Seated Rows

Seated Rows

There’s something primally satisfying about the act of pulling oars through imaginary water that just makes you feel good. 

It doesn’t hurt that seated rows deliver an unparalleled workout that will leave even the fittest among us sore for days. 

The seated cable row is a master at developing the muscles of the back and forearms. This compound resistance exercise is executed on a horizontal weighted cable machine featuring foot plates and a bench which can function either as part of a multi-gym or as a stand-alone machine. 


It turns out the history of the rowing machine goes back a very long way and is surprisingly well documented.

The first rowing machine was invented by Athenian admiral Chabrias in 4th century BC. Chabrias built rowing frames out of wood so newly recruited oarsmen could learn how to steer a boat on land before going out to sea. 

The first US Patent for a rowing machine was issued in 1872 to W.B. Curtis, whose design was powered by hydraulics. 

At the turn of the century, many rowing machines utilized linear pneumatic resistance, though these machines didn’t accurately simulate actual rowing and had no means to measure the output of power. 

It wasn’t until the 50s and 60s that we began to see specialty rowing machines that monitored power output throughout much of the world. These typically featured an iron flywheel and mechanical friction brake construction. 

Rowing machines have continued to evolve in terms of both mechanics and monitors since that time. 

In 1995, Dutch engineer Casper Rekers received a US patent for what he called a “Dynamically Balanced Rowing Simulator,” which is similar in style to what we see in gyms across the globe today. It differs from older machines in that the footrests, flywheel, and seat are attached to sliding carriages to add instability to the movement. This forces users to engage stabilizing muscles and more closely mimics the motions of rowing an actual boat. 

How to Perform a Seated Row

The seated row is most often performed on a cable rowing machine. 

Step 1: Adjust the cable machine to fit your proportions and add your desired amount of weight. 

Step 2: Sit on the platform seat and grip the bar or handles of the cable attachment, bending at the knees. 

Step3: Situate your body so that you have to reach out to grasp the handle, but can still maintain a straight lower back.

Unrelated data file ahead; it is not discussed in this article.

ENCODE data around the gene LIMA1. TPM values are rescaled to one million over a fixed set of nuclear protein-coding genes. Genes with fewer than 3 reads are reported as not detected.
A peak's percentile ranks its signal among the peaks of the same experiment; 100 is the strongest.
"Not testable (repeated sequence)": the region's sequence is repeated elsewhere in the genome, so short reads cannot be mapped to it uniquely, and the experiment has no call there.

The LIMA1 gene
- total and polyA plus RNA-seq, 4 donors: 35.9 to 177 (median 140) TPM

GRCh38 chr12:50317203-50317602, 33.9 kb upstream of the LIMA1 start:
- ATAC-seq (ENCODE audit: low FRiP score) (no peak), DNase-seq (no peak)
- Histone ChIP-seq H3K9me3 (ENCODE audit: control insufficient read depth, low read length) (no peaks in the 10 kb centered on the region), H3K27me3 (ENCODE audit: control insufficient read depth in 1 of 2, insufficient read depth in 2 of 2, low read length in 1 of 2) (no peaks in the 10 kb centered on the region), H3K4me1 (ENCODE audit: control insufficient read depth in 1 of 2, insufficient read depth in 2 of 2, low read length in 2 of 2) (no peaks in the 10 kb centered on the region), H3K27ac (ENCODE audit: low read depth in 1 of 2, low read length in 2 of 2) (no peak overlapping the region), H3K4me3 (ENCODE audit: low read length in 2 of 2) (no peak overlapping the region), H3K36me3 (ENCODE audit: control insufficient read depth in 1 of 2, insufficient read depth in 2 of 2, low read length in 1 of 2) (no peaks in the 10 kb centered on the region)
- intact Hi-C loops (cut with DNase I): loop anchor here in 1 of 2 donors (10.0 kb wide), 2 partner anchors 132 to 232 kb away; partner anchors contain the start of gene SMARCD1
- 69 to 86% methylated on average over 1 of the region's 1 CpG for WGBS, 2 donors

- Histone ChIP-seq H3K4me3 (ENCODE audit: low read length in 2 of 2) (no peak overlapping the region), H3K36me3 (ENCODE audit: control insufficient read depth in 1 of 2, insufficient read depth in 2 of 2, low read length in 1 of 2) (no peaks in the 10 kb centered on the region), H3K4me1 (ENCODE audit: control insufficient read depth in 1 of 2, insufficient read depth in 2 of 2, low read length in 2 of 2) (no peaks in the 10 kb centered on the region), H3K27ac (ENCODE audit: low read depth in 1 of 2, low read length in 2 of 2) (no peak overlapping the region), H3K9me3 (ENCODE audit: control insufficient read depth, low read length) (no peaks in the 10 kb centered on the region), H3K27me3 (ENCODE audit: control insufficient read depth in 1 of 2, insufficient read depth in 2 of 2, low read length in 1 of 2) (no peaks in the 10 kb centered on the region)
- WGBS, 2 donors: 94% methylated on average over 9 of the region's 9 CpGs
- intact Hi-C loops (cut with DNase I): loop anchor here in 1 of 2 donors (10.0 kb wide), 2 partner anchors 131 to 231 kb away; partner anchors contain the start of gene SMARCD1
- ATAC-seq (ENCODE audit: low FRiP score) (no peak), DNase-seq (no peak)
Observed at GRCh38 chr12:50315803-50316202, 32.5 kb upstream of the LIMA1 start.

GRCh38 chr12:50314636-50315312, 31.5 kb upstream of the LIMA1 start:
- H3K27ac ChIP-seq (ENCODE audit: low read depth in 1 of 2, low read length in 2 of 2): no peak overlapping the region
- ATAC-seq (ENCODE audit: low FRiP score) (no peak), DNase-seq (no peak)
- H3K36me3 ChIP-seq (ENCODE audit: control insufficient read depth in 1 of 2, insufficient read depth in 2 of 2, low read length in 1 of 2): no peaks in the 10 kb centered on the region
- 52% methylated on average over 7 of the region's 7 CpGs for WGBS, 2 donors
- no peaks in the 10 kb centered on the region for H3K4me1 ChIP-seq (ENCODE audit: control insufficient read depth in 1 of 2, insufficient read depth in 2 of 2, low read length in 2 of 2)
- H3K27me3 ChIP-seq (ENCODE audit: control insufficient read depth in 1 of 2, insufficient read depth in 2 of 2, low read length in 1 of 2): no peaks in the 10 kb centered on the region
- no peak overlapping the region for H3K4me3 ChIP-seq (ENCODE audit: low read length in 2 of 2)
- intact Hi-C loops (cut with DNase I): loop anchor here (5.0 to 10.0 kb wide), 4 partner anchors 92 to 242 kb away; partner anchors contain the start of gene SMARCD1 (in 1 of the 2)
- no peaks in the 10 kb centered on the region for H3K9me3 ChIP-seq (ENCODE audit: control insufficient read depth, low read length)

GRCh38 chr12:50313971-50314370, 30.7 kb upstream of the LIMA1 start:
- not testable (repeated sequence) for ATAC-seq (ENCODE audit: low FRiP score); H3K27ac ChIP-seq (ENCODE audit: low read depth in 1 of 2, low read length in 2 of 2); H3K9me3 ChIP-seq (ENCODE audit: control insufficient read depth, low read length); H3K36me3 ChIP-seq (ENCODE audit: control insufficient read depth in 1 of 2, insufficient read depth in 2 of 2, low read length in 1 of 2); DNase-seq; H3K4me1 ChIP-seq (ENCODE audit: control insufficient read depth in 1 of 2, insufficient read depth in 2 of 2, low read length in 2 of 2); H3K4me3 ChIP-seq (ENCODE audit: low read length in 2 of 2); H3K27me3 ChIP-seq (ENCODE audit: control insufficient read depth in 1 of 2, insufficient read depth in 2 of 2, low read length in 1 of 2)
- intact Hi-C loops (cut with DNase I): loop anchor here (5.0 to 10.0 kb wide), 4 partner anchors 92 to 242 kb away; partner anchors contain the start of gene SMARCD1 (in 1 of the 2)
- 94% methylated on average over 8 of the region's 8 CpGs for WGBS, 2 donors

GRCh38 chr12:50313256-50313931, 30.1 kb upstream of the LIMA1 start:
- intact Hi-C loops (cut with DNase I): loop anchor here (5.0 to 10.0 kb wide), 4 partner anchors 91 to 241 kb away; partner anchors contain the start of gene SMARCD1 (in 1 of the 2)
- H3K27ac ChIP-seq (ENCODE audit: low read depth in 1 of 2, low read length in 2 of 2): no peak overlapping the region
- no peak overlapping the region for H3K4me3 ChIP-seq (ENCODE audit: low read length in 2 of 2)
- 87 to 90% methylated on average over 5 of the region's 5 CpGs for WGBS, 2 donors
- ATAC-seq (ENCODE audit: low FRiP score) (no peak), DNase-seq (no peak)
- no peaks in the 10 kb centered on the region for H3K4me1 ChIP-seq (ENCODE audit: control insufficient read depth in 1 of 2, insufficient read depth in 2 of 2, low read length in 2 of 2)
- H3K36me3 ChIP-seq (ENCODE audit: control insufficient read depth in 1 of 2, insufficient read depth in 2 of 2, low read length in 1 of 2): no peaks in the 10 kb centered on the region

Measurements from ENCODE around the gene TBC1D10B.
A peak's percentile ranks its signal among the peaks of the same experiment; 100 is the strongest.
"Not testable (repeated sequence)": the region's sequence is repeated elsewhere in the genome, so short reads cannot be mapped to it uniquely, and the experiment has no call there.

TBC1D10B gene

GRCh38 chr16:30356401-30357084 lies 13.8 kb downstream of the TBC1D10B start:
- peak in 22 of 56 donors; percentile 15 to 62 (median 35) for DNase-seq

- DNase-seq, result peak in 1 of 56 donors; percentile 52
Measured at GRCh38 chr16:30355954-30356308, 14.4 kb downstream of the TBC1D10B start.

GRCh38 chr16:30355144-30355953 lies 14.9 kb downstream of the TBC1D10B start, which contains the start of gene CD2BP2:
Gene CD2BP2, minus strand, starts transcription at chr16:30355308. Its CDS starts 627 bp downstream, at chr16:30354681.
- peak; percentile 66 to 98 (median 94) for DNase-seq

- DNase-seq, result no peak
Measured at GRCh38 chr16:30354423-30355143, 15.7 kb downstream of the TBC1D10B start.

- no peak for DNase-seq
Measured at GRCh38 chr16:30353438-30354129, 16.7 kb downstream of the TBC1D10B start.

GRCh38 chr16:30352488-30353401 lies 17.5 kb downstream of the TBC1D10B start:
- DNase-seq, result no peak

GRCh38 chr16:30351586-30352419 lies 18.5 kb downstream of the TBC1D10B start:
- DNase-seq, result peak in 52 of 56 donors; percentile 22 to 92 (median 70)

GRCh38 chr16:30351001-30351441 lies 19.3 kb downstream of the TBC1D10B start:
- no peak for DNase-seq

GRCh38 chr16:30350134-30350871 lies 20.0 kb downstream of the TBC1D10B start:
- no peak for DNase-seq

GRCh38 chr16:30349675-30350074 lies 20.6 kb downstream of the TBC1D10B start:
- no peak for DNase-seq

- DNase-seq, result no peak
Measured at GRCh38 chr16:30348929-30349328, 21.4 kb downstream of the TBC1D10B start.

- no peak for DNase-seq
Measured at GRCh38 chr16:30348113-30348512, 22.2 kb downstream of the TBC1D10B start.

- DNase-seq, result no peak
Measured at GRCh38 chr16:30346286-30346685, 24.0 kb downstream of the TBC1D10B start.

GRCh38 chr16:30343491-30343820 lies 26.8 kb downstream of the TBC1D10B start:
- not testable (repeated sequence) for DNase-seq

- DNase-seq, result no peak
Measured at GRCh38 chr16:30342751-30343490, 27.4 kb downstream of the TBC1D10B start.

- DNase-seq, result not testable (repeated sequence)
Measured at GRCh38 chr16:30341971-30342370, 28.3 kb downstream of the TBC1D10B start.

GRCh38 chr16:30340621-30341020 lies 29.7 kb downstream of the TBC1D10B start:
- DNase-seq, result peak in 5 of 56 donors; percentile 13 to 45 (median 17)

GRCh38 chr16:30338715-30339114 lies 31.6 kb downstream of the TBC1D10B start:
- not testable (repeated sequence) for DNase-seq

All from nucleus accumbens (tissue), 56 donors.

Step 4: Engage your lower abdominals as you inhale and slowly pull the cable toward them using controlled motion. Try not to cheat by using momentum. 

Step 5: Keeping your back straight, squeeze your shoulder blades together and push out your chest. 

Step 6: Exhale as you return the handle to start position, maintaining tension on the cable.

Step 7: Repeat for your desired number of reps. 


  • Strengthens the back and forearms
  • Builds muscle
  • Stabilizes the core, hams, and glutes
  • Improves functional fitness
  • Strengthens tendons, ligaments, and joints throughout the upper body
  • Burns calories
  • Increases your heart rate
  • Sculpts the upper body
  • Increases coordination and balance
  • Improves flexibility and agility. 
  • Reduces stress


Rowing provides a challenging and rewarding workout for any level of fitness. As a beginner, you can begin with a lightweight load and work your way up as your body progresses.

If you’re a fitness expert looking for an added challenge, adjusting the hand attachment to utilize a variety of grips helps target different muscles. You can also perform a   cable row, which engages your core to a deeper degree to keep your body in balance. 

Anchor Your Workout Ship to the Seated Rowing Machine

The seated row serves as an integral part of a well-balanced upper-body strength regime. When performed in conjunction with the lat pulldown, lifters can get an effective and comprehensive total upper-body workout from those two exercises alone.

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